The FIA has not dismissed Bernie Ecclestone's idea for a female-only F1 series out of hand, saying research needs to be done, but adds women want to compete on an equal level with men.
There has been plenty of talk in recent years about a female driver making the step up to the grid, but nothing has come of it with the likes of Susie Wolff restricted to a development and test role.
Ecclestone suggested last week that a women-only series be introduced, saying: "We have to start somewhere so I suggested to the teams that we have a separate Championship and maybe that way, we will be able to bring someone through to F1. They could race before the main event, or perhaps on the Saturday qualifying day so that they had their own interest."
Former rally driver Michele Mouton, president of the FIA’s commission for women in motorsport, says the idea needs to be debated, but warns that women are unlikely to go for it.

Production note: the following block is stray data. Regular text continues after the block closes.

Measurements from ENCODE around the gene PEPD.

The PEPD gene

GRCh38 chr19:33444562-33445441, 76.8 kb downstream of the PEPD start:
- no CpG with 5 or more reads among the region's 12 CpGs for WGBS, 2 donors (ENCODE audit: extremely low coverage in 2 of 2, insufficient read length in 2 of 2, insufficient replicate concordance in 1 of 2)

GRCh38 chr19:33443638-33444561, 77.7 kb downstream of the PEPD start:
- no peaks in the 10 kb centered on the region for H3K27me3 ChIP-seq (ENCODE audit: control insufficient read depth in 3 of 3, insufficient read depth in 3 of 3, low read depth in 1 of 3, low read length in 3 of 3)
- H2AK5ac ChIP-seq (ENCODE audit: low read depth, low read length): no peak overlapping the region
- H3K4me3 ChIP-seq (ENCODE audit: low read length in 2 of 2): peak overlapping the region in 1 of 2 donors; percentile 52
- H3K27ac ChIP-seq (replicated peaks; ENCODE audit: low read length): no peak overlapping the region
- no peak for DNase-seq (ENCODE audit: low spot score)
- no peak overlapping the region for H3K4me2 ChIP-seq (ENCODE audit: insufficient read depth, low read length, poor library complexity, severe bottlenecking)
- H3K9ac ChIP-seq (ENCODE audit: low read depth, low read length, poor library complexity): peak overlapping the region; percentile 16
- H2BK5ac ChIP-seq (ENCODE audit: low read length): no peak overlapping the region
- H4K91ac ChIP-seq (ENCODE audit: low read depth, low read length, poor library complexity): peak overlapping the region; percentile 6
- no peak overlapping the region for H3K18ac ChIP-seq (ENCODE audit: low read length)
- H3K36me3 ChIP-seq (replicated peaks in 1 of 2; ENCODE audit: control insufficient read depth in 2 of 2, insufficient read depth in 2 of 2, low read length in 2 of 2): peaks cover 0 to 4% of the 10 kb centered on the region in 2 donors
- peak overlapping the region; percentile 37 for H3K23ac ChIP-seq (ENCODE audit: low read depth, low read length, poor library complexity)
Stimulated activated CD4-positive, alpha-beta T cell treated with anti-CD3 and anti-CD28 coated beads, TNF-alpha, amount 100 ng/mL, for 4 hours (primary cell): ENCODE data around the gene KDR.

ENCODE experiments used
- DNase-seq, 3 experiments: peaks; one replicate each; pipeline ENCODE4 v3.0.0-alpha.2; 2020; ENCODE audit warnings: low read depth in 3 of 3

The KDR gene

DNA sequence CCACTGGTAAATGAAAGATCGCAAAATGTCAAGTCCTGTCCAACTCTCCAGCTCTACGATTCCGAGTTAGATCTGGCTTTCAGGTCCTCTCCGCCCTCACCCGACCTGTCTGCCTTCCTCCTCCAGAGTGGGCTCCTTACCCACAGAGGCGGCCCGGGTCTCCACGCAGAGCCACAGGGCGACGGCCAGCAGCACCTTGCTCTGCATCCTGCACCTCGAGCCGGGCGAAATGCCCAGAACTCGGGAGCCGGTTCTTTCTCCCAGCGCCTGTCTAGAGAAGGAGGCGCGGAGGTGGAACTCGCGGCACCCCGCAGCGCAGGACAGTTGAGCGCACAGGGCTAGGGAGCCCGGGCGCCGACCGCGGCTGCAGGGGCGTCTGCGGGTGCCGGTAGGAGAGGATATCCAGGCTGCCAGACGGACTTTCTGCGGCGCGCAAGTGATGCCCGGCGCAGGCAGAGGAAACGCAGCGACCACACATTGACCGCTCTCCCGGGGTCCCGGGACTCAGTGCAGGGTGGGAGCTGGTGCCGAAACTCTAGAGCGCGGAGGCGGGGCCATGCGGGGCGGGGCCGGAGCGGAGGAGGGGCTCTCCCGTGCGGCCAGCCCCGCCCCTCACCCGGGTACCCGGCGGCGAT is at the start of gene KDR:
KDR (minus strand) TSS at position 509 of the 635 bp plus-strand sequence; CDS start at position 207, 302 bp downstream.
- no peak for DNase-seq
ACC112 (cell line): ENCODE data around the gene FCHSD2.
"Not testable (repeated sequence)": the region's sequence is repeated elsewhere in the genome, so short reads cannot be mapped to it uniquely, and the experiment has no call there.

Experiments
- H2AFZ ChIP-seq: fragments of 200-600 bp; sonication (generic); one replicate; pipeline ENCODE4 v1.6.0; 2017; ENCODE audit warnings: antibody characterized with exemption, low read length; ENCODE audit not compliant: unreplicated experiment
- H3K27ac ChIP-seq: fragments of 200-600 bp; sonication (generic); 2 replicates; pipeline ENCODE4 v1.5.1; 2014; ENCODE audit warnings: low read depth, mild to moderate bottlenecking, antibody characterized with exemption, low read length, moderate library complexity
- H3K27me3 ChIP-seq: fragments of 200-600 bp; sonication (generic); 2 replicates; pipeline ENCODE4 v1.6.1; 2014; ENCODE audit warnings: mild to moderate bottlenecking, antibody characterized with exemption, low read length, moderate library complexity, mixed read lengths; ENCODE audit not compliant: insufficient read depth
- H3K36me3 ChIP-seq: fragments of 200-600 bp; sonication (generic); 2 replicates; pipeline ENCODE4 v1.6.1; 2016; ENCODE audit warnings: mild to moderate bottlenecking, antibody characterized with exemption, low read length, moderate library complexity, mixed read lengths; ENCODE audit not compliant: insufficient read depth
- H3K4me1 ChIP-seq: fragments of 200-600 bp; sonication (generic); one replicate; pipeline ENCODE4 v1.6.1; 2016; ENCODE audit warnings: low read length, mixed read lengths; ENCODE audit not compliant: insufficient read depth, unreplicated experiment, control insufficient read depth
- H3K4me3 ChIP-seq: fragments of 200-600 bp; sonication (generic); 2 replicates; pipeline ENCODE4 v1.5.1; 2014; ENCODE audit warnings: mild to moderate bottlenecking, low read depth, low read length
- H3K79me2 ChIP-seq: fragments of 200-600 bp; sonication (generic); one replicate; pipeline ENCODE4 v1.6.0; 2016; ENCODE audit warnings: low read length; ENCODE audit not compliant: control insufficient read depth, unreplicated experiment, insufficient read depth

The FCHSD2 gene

"The idea of an all-women competition is not something we would dismiss without proper debate and research," she told the Associated Press in a statement. "But from my own experience as a competitor, I truly believe women want to compete on an equal level with their male counterparts. They have proved through the decades that it is possible, even if only a few."
Ecclestone added that "it would be a good idea to give women a showcase" and "they would attract a lot of attention and publicity and probably a lot of sponsors".
Mouton continued: "Motor sport is just one of three sports, including sailing and horse riding, where men and women compete alongside one another with the same rules and classifications.
"This level playing field provides a real indicator of performance and pushes athletes to be the best in the world, regardless of gender. We have to continue promoting the fact that motor sport is open to all, with the same prospects and potential to succeed."